Low Midnight Page 10

Perhaps we should have invited Kitty along after all.

Well, too late now. They’d have to make this work somehow.

A faint patter sounded, then a thud as a cat jumped from behind the counter to the glass surface. It should have slid, but the animal braced, stopped, and elegantly arranged itself to a sitting position, looking like an Egyptian statue. The animal was hairless, probably bred that way, but that didn’t make it any less bizarre, with huge ears, knobby feet, and velvety wrinkly skin. The tail wrapped around its legs was a skinny stick. It had big green eyes and an accusing stare. Even the cat was suspicious.

Good God, what’s wrong with it? Amelia exclaimed.

It’s supposed to be that way, I think. He held his hand out to the creature. The cat’s nose wrinkled, but it didn’t offer to sniff, much less approach for petting. Just kept that glare focused on him.

“Esther is generally a good judge of character,” Judi said, emerging from the back room holding two mugs.

“That so?” He accepted one of the mugs.

“She sees it—you have two auras.” Frida said it as an accusation as she reappeared with a mug of her own.

“So I’ve been told.” Cormac sipped. It was a green tea with something else mixed in.

Ginger, Amelia offered. Lovely. Amelia appreciated the tea more than he did; since he didn’t really have an opinion about tea one way or another, he drank it. At least it was in a solid mug and not some dainty china cup.

“The two auras thing doesn’t surprise you?” Judi said. A prompt.

He was happy enough not having to mention Amy Scanlon right away. “No, not really. So what exactly does two auras look like?”

Frida pursed her lips, considered. Cormac tensed under the scrutiny, but held his ground. Sipped tea calmly. “It’s double vision, like you’re out of focus. Though I’m thinking part of that is just you, yeah? But there’s one strong layer, then another layer under that. A lot of red, a lot of blue, and they’re not merged at all like they should be—two auras instead of one with many colors. And it’s clouded, like you’re not too sure about things. Can’t say I’ve ever seen anything like it. You have an explanation?”

They must have had some idea of what he was going to say, the expectant way they were looking at him. “It’s Amelia Parker,” he said. “We met. She, ah, needed a ride. And here we are.”

The two women blinked back at him, speechless.

Rather blunt. You might have frightened even them.

His mustache crinkled in a wry smile, and he spread his hands as if to say, just so.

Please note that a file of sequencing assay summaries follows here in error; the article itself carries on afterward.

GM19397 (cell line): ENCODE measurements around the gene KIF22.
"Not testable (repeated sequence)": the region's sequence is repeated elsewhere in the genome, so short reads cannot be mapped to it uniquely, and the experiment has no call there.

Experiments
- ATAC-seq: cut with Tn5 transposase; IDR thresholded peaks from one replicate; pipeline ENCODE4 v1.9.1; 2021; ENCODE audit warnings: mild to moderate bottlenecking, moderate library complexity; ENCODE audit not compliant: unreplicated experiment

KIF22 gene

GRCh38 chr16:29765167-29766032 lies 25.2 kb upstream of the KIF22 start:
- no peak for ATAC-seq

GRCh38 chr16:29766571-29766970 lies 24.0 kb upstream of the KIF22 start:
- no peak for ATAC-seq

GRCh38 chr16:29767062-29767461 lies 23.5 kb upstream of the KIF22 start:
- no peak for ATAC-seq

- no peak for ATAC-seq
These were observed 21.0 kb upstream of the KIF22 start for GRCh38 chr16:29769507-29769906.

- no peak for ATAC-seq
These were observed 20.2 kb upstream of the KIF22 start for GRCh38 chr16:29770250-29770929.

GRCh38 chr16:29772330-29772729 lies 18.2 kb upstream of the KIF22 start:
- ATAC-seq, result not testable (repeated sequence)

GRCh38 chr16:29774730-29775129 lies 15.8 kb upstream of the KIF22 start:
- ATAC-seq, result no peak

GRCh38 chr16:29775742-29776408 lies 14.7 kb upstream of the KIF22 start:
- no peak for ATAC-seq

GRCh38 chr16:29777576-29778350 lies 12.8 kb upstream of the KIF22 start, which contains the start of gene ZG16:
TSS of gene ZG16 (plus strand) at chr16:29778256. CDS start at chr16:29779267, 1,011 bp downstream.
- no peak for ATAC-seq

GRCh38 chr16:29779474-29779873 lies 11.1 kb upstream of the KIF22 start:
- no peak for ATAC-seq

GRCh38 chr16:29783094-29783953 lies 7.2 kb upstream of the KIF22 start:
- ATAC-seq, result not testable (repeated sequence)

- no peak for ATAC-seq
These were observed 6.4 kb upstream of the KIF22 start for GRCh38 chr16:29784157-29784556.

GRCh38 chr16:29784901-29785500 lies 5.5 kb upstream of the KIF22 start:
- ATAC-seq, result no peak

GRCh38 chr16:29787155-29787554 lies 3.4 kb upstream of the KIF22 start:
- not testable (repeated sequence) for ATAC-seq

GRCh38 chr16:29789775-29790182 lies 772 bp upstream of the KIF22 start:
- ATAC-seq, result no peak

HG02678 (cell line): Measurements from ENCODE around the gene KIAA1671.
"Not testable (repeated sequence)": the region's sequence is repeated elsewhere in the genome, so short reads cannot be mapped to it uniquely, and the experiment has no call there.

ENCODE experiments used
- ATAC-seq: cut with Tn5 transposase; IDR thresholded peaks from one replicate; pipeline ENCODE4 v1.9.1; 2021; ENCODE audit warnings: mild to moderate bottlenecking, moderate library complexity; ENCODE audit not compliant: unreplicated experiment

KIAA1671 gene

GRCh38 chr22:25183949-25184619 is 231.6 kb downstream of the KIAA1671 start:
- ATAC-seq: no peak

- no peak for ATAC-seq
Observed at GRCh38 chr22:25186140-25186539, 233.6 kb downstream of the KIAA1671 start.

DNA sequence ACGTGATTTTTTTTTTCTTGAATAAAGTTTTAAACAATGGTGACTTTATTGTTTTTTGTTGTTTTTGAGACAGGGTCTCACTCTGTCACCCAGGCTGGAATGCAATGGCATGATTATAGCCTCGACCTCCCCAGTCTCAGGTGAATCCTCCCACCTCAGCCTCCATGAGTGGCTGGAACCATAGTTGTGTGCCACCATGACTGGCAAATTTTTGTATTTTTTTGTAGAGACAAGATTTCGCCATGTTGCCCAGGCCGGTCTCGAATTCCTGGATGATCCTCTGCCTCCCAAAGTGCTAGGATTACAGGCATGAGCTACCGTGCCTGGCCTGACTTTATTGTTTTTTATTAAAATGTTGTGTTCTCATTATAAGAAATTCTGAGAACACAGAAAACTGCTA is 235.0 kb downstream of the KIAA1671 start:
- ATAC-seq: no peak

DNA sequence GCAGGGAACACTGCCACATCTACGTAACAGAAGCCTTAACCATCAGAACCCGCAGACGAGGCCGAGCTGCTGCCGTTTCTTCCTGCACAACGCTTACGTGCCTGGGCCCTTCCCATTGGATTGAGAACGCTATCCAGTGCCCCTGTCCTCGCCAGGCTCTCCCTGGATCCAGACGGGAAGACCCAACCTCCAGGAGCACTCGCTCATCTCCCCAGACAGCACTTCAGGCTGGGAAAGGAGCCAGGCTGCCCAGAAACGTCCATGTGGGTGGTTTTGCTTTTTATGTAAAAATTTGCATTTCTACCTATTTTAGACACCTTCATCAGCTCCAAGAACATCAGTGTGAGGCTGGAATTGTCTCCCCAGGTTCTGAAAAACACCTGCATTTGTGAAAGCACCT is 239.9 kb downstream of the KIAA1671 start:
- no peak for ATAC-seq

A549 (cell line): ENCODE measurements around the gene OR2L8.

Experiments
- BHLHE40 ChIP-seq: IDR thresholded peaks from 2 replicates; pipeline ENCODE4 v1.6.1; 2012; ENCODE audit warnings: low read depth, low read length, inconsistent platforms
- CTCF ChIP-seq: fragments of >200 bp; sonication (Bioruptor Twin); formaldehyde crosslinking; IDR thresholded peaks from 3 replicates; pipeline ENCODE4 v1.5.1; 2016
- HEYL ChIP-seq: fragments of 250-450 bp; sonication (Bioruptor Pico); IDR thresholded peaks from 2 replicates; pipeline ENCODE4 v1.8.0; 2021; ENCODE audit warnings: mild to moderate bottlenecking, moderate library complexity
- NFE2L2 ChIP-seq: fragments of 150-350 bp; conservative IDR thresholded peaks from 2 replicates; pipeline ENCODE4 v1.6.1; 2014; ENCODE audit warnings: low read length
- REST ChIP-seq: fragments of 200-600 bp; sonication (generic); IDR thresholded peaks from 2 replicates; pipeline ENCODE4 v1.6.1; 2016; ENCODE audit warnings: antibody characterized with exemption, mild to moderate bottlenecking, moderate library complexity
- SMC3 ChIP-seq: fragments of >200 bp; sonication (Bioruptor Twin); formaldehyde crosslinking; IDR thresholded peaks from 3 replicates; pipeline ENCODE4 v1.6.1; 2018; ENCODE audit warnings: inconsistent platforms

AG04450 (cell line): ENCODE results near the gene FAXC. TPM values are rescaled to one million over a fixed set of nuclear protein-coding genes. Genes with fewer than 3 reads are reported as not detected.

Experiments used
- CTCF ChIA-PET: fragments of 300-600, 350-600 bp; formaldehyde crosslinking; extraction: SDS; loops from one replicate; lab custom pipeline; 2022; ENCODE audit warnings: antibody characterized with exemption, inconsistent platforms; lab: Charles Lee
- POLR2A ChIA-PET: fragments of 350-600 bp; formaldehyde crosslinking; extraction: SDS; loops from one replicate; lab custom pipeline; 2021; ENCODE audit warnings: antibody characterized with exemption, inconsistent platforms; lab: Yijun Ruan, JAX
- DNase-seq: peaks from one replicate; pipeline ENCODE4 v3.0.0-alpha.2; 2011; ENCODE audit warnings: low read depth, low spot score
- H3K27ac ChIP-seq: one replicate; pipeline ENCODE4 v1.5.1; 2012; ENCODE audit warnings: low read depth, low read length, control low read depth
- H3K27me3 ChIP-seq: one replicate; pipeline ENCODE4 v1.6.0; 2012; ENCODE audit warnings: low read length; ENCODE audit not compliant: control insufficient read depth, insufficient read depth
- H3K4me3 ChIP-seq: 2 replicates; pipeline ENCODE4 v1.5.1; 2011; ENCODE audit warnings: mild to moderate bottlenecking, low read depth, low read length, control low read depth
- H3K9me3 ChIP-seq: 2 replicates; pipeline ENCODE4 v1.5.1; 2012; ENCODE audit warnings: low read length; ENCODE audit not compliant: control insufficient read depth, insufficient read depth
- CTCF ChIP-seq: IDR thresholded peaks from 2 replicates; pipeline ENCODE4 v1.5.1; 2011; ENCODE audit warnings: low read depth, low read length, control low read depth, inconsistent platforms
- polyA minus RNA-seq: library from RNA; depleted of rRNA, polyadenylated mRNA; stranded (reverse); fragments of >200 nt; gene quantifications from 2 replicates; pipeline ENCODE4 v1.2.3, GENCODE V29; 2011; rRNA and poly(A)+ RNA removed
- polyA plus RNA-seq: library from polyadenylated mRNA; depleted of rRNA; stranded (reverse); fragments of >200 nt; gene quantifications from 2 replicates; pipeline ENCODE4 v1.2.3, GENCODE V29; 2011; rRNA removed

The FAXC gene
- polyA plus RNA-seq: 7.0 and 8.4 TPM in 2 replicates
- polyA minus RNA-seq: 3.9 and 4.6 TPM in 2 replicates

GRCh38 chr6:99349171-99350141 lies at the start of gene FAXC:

“I … see,” Judi said, nodding. “That’s how you know so much about the murder, then.”

The cat swished its naked tail and stalked along the counter to Frida’s waiting hand, arching herback as the woman stroked her.

He set the mug on the counter. “I’m not really here about the Harcourt murder or Amelia Parker,” he said. “Let me be straight with you. I’ve come to talk about Amy Scanlon.”

The silver-haired woman blanched and leaned against Frida. Brow creased with concern, Frida steadied her.

“She’s dead, isn’t she?” Judi said, and Cormac didn’t deny it. “We felt it, but we couldn’t guess how, or why. About a month ago, right? Late at night, I started sweating and shaking and couldn’t stop.”

“I’m sorry,” Cormac said.

“What happened? How? Did you know her, you must have known her.…”

“Hon, do you need to sit down?” Frida asked, both hands on Judi now.

“No, no, it’s all right,” she said, patting Frida’s arm. “What on Earth am I going to tell her parents? I kept telling them she’d come home when she was ready. She’s an explorer, nothing they could do or say would stop that, but I made them believe she’d come home some day.”

“You know what she was, then?” he asked. “You know what she was into?”

“I … I’m the one who initiated her.”

Cormac drew a set of folded sheets of paper from his jacket pocket. “Then maybe you can interpret this.”

He watched their reaction to the printed sheets from Amy’s book of shadows. Judi raised the pages, her gaze narrowed with interest. Frida—she took a step back, as if she didn’t want even a stray look at them.

He said, “A friend of mine, I guess you could say she inherited the book of shadows. We’ve been trying to break the code. Amy mentioned you in her diary. We thought maybe you could help.”

Frida glared at him. “Would you excuse us a moment?” She took hold of Judi’s arm and pulled her to the back room for another hushed conference. The cat looked after them, then licked its paw with great concentration.

Cormac listened closely, but they conducted their argument in whispers and he couldn’t make out what they said. Probably discussing whether this might be some kind of scam and if they could trust him. He wondered what his aura—auras—said about that.

But the question is—should they trust us? Honestly?

The two women emerged, Frida glowering and suspicious, Judi looking thoughtful. Side by side, they stood on one side of the counter and regarded him, as if he were a customer asking about T-shirt sizes.

“Mr. Bennett—you have all of Amy’s book of shadows, don’t you? The whole thing?”

“Yeah. I can get you a copy, if you can help with the code.” He didn’t mention that most of it was already online. Let them figure it out.

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